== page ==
14th November, 2013
The Lagos State Government has further explained why it decided to restrict commuter bus drivers, popularly called Danfo drivers in Lagos State, to eight hours of work daily.
The government said the decision was taken to preserve the health and safety of drivers and other road users in accordance with the provisions of the 2012 Road Traffic Law regarding the restriction of the drivers to eight hours of work daily.
According to Section 44, Subsection 1a, b and c of the Lagos Road Traffic Law 2012, drivers are not supposed to work for more than eight hours per day so that they won’t be tired while driving and endanger commuters and other road users’ lives.
Commissioner for Transportation, Comrade Kayode Opeifa, said by maintaining the eight hours of work daily as stipulated in the Traffic Law, drivers, their passengers and other road users would be guaranteed safety as they would be alert to take control of situations on the road while behind the wheels.
He said since drivers were engaged in gainful employment and were contributing to the economy of the state, their condition of service should be of interest to government such that they would not be subjected to harsh conditions that would affect their health and, by implication, put their passengers and other road users at risk.
Opeifa said further that this provision of the law on working hours was not different from what obtains in the formal, public and private sectors where working hours did not exceed eight hours at a stretch with a provision for a break in order to refresh.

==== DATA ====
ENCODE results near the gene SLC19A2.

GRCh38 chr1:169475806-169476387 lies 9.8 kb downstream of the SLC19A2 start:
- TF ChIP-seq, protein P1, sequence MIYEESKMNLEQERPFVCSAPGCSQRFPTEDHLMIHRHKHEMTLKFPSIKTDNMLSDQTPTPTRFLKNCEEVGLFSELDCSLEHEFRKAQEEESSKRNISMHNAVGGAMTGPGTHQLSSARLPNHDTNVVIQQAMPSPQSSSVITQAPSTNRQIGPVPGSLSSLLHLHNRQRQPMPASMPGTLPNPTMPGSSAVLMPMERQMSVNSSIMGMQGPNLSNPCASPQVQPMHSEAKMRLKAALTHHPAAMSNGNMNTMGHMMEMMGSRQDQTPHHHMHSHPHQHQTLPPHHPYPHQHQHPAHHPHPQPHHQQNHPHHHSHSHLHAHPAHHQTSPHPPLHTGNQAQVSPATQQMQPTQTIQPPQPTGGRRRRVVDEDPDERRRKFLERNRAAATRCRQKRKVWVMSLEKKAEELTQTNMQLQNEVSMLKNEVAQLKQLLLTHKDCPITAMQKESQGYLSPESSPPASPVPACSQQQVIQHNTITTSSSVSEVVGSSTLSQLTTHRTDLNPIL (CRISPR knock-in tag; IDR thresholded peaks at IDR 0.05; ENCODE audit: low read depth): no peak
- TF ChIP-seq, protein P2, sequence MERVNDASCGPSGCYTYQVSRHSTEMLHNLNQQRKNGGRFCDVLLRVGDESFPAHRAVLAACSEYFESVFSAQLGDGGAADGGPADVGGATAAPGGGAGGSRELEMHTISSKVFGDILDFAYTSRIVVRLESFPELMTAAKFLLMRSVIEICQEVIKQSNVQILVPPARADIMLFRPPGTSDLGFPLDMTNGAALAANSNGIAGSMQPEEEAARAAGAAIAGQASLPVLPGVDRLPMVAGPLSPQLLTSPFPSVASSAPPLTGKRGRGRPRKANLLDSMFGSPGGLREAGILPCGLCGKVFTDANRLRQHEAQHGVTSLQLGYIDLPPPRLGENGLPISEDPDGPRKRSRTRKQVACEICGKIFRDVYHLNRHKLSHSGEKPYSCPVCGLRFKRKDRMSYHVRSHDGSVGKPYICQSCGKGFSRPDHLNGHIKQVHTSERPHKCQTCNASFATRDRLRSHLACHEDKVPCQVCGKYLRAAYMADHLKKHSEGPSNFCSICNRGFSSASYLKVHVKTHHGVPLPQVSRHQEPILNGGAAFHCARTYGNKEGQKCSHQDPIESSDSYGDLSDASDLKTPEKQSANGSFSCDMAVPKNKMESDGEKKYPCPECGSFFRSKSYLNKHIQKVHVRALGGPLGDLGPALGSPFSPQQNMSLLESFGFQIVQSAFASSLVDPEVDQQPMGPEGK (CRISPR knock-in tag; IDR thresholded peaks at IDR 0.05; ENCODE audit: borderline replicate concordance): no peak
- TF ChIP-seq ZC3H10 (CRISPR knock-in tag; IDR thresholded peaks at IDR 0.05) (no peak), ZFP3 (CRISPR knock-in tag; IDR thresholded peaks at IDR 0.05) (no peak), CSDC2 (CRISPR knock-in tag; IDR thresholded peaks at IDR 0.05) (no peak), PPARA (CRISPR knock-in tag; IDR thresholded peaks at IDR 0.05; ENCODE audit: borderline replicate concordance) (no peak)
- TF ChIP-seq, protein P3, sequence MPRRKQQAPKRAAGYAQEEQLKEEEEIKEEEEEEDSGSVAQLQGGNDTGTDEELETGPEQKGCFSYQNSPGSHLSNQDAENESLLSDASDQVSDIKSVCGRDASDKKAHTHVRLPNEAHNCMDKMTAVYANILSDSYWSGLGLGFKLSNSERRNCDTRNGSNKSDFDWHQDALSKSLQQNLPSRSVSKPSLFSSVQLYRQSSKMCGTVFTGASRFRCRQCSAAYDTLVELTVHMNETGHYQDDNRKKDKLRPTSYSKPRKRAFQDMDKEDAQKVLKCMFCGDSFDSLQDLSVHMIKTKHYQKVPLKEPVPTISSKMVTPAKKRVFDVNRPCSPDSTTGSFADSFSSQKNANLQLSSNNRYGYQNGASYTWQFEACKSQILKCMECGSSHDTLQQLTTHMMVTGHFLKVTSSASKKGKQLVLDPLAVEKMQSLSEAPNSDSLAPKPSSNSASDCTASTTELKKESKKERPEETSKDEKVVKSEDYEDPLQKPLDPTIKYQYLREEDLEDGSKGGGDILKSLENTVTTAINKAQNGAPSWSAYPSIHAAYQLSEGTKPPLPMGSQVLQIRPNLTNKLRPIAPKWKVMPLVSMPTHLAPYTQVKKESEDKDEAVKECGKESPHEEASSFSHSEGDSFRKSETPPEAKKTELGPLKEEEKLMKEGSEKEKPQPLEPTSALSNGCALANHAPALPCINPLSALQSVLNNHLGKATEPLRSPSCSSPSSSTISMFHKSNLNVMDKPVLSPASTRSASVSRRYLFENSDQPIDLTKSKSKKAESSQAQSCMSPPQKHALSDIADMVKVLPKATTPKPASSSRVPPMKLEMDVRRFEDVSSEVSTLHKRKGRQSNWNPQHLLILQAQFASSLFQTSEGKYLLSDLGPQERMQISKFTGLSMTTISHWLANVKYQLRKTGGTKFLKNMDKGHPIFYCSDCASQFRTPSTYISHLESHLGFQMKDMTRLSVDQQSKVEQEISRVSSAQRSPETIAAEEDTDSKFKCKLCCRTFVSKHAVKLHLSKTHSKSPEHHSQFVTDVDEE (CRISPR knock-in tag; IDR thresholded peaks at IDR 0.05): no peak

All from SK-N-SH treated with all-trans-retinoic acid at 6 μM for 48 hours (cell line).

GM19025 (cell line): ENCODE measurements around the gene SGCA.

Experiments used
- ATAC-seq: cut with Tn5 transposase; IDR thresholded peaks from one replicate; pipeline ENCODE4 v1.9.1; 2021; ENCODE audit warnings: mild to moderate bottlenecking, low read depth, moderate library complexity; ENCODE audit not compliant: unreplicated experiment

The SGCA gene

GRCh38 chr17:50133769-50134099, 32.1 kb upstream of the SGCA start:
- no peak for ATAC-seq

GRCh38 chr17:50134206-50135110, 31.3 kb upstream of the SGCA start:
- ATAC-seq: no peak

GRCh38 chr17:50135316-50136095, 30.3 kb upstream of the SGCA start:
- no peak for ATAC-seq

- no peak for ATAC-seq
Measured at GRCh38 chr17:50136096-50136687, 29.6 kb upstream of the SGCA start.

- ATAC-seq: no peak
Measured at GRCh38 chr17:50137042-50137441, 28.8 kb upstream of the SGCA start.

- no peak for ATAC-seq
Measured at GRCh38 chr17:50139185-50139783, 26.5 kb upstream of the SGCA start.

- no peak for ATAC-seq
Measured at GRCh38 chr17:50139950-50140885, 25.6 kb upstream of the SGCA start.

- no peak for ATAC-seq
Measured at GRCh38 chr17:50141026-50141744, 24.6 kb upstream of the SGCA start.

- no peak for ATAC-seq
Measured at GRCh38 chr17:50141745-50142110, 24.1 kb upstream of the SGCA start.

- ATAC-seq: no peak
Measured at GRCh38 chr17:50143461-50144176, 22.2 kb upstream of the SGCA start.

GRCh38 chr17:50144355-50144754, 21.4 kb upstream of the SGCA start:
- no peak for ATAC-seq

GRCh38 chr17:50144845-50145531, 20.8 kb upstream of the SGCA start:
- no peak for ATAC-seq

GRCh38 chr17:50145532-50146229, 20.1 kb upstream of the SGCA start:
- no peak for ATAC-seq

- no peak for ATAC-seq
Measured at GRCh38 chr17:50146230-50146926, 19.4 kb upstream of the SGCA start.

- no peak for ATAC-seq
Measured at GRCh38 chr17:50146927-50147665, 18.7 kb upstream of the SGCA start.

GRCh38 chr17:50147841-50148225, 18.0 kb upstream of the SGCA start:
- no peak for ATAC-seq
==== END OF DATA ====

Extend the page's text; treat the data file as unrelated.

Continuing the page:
“Drivers, like others contributing to the nation’s economy, are entitled to enough rest to make them function well,” he said.
He, therefore, urged members of the various transport unions in the state who were yet to comply with the registration of their commuter buses, drivers and bus conductors to do so immediately, adding that owners of buses should visit any Vehicle Inspection Office nearest to them while the drivers and conductors should go to the Lagos State Drivers’ Institute (LASDRI) located in the five divisions of the state for the registration.
Meanwhile, The Lagos State chapter of the All Progressives Congress, APC, has thrown its weight behind the enforcement of the section of the traffic law which restricts commuter bus drivers (Danfo Drivers) from driving for more than eight hours daily.
The interim state chairman of the party, Otunba Henry Oladele Ajomale, who made this known at a press conference held this morning at the APC Secretariat, Acme Road, Ogba, also commended the Lagos State Government for the reintroduction of uniforms and badges for all danfo drivers and their conductors.
He said that the rule is clearly stated in section 44, paragraph 2 of the Road Traffic Law, 2012, which implies that drivers of danfo and other buses shall operate a shift schedule.
He recalled that before the law was passed, danfo drivers usually operated from 6a.m. to 12 noon, 6 hours (morning duty), 12 noon to 7p.m, 9 hours (afternoon duty) and 7p.m. to 10p.m, 3 hours (night duty) as recently confirmed by the state chairman of the National Union of Road Transport Workers, NURTW, Alhaji Tajudeen Agbede.
Ajomale said further that section 44(2) of the Road Traffic Law was enacted to formalise what had hitherto been the convention among members of the NURTW in the state.
“Some mischief makers have gone to town with falsehood that, at the end of the first eight hours each day, there would not be any danfo on the road to transport commuters. This is utter falsehood.
“The APC urges everyone to ignore the lies, but face his/her legitimate duties, as the APC government in Lagos State is a focused, people-oriented administration that is irrevocably committed to the improvement of citizens’ welfare.
“The APC commends the re-introduction of uniforms and badges to all danfo drivers and conductors, and urges them to embrace attitudinal change that would make both innovations successful. The APC enjoins all citizens to see the enforcement of the quoted sections of the Road Traffic Law (2012) as a desire to make life better for everyone,” he said.
—Kazeem Ugbodaga & Jamiu Yisa